A comfortable retirement was once a certainty for many people.
Now the retirement equation has changed: You will likely work longer and live longer, and also deal with the uncertainty of having enough savings.
Even those who have been diligent about saving have cause to be nervous.
Sure, they started early and set goals along the way, and even came up with an informed and realistic magic number to work toward.
But now, in the wake of the Great Recession, many analysts say that your 401(k), or IRA, or both, may not be enough. With all the stock market volatility of the past 12 years — including what some call the "Lost Decade" — there's been growing interest in a guaranteed-income stream for retirement.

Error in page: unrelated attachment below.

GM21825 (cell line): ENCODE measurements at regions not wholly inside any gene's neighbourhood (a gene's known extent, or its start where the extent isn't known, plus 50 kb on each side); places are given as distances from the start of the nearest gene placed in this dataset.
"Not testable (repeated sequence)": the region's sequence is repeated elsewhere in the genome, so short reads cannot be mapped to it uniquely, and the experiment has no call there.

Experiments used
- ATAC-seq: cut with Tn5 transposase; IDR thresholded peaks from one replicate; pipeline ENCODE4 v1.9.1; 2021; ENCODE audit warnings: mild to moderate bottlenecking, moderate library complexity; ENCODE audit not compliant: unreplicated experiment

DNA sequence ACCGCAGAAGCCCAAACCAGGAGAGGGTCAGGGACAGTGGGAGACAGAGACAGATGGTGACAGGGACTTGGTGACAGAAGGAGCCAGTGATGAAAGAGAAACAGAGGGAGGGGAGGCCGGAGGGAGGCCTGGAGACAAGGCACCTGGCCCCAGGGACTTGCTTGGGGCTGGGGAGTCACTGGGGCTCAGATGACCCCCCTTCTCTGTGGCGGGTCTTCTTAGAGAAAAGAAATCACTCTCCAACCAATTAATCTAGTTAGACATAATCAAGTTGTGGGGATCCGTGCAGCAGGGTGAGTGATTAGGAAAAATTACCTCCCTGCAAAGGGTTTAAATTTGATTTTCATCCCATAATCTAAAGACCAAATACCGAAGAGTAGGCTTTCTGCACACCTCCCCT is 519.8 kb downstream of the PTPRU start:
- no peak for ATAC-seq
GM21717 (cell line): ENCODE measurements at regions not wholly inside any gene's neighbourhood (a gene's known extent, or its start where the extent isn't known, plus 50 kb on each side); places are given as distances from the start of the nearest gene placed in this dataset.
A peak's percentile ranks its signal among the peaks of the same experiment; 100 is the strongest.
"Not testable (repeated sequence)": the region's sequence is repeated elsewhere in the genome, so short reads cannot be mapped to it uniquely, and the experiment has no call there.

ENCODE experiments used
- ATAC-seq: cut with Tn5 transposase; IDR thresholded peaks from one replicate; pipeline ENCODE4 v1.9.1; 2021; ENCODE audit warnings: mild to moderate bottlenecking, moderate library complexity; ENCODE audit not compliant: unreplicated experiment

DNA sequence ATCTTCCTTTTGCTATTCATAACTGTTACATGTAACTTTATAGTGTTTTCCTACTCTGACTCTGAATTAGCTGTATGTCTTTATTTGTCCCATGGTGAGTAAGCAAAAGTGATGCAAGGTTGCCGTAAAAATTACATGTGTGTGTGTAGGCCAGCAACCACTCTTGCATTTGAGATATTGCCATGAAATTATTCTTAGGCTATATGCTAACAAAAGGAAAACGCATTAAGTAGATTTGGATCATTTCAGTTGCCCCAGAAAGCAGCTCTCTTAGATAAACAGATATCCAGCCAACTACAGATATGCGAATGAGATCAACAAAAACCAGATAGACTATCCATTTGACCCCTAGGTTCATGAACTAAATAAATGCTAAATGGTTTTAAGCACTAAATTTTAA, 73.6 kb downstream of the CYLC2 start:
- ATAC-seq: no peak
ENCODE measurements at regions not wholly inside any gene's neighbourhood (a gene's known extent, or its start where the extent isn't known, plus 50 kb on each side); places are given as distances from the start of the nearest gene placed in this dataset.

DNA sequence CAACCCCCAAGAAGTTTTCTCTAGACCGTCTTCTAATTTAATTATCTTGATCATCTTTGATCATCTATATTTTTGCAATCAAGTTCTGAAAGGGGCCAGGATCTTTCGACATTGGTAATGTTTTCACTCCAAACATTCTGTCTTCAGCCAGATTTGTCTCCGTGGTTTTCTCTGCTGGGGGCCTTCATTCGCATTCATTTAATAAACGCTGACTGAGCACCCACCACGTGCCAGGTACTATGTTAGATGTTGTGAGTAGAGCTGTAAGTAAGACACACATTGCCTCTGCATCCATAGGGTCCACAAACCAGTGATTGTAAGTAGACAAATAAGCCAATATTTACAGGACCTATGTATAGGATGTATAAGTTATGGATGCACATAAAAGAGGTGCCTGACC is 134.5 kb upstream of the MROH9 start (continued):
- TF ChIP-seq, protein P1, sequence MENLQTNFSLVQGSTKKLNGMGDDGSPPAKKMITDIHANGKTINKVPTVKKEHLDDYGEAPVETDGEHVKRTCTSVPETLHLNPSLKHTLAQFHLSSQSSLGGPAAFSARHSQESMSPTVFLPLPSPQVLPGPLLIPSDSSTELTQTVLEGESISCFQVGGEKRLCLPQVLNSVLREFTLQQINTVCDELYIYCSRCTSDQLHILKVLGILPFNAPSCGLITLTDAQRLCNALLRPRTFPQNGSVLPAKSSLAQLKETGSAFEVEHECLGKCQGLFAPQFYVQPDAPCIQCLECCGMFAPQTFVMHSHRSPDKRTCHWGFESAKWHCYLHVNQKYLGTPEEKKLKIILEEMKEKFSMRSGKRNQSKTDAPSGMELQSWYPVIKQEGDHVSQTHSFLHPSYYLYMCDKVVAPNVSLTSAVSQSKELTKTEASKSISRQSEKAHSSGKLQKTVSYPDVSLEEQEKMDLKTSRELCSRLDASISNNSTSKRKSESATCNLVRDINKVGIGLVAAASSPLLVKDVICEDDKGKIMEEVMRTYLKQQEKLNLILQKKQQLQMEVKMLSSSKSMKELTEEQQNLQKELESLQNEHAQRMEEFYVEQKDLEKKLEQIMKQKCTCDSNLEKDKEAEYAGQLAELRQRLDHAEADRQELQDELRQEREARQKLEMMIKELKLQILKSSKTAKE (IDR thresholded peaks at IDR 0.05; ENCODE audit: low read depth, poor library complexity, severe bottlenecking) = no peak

That's given new life to annuities, a financial product that many consumers have traditionally found complex and expensive at best, and dubious at worst.
Annuities today, however, are not what they once were, other than the fact that the basic concept is that an insurance company agrees to pay you an annual return — fixed, variable or otherwise — on your investment for as long as you live.
More companies are offering annuity options in their 401(k) plans and the government recently made it easier to convert money in such plans to an annuity. Still, many consumers remain uninterested.
So where do you stand on annuities?